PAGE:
Smoked Spare Ribs

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Smoked spare ribs are the perfect summertime treat. They’re easy to make, and they’re packed with flavor. 

Smoked Spare Ribs
Smoked Spare Ribs

The key to making great smoked spare ribs is to start with good quality meat. Look for ribs that are well-marbled, and make sure to trim off any excess fat. Once you’ve got your ribs, it’s time to get smoking. Follow the instructions in the recipe below, and you’ll be able to whip up a delicious batch of smoked spare ribs in no time. So fire up the grill, and get ready to enjoy some of the best ribs you’ve ever tasted.

Smoked Spare Ribs

Smoked Spare Ribs

Delicious Smoked Spare Ribs you can try at home.
5 from 3 votes
Prep Time 30 mins
Cook Time 5 hrs
Resting Time 30 mins
Total Time 6 hrs
Course Main Course
Cuisine American


  • 2 2-pound) racks pork spare ribs
  • 1/4  cup light brown sugar (or substitute maple, date, or palm sugar)
  • 1 tbsp chili powder
  • 1 tbsp ground cumin
  • 2 tbsp salt
  • 2 tbsp dry mustard
  • 1 tsp garlic powder
  • 1 tsp onion powder
  • 1/2 tsp white pepper
  • 1/2 tsp cayenne pepper
  • Barbecue Sauce


  • Let the ribs rest at room temperature for at least 30 minutes.
  • In a small bowl, make the rub by combining the sugar, chili powder, cumin, salt, mustard, garlic powder, onion powder, white pepper, and cayenne pepper with a fork.
  • Pat the ribs dry with paper towels. Then coat the ribs with the rub, using your hands to completely cover the surface of the meat with the spices.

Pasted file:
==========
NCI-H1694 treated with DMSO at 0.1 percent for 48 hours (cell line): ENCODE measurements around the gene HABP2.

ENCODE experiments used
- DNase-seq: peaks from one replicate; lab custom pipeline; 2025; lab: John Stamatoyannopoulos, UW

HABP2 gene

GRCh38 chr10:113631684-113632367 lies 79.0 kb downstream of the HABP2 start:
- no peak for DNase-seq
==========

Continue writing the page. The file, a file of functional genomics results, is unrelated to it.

• Following the instructions below, smoke the ribs at 225°F (107°C) for 5 hours (about 1 hour more than the number of pounds of meat). Keep the coals smoldering at low heat so that the ribs don’t burn, catch fire, or overcook. Check the ribs periodically to make sure they aren’t drying out. Flip and move the ribs 90° every hour in order to get crosshatch sear marks across the flesh. The meat is done when it is tender and releases easily from the bone.
    If using a smoker: Put your soaked chips in the smoking basket and your meat on the top racks.
    If using a jury-rigged smoker: If buying a new smoker is too expensive for you, you can build one for yourself with just a large terra-cotta pot and a large terra-cotta bowl large enough to fit a hot plate and a round grill rack, bricks, and an aluminum pie plate. Here’s how to construct it: Raise the pot off the ground with some bricks but leave the hole at the bottom of the pot uncovered for the hot plate cord. Place the hot plate in the bottom of the pot, and pull the hot plate's cord through the hole so you can plug it into an outlet or extension cord. Put your soaked wood chips into an aluminum pie plate and put that on top of the hot plate. Place the grill rack on top of the pot so that it sits inside the pot, but well above the hot plate. Cover with the bowl, which is your lid. Turn on the hot plate and you’re smoking!
    If using a gas grill: Can you smoke meat with a regular gas grill? We’ve done it, and it’s effective if not perfect. This is an unsophisticated version of smoking, and real pit masters frown on it, but we’ve done it many times. The taste is not as intense, but the meat is still tender and delicious. If you want to try it, here’s how: Put your soaked wood chips in an aluminum pie plate and cover the top tightly with aluminum foil. With a butter knife, poke about 10 holes in the foil. Remove the grates from one side of your grill and place the pie plate directly on those burners. Light your grill and set only the burners underneath the wood chips on their lowest setting. If there is a large vent on the side of the grill with the wood chips, plug it with an old rag to prevent the smoke from escaping. Keep your meat on the opposite side of the grill, where the grates are still in place. Wait for the wood to start smoking—at least 15 minutes—before you place your meat on the grill.
  • Remove the ribs from the heat, and let them rest uncovered for 10 minutes before serving. Serve with Texas-Style Barbecue Sauce and lotsa napkins.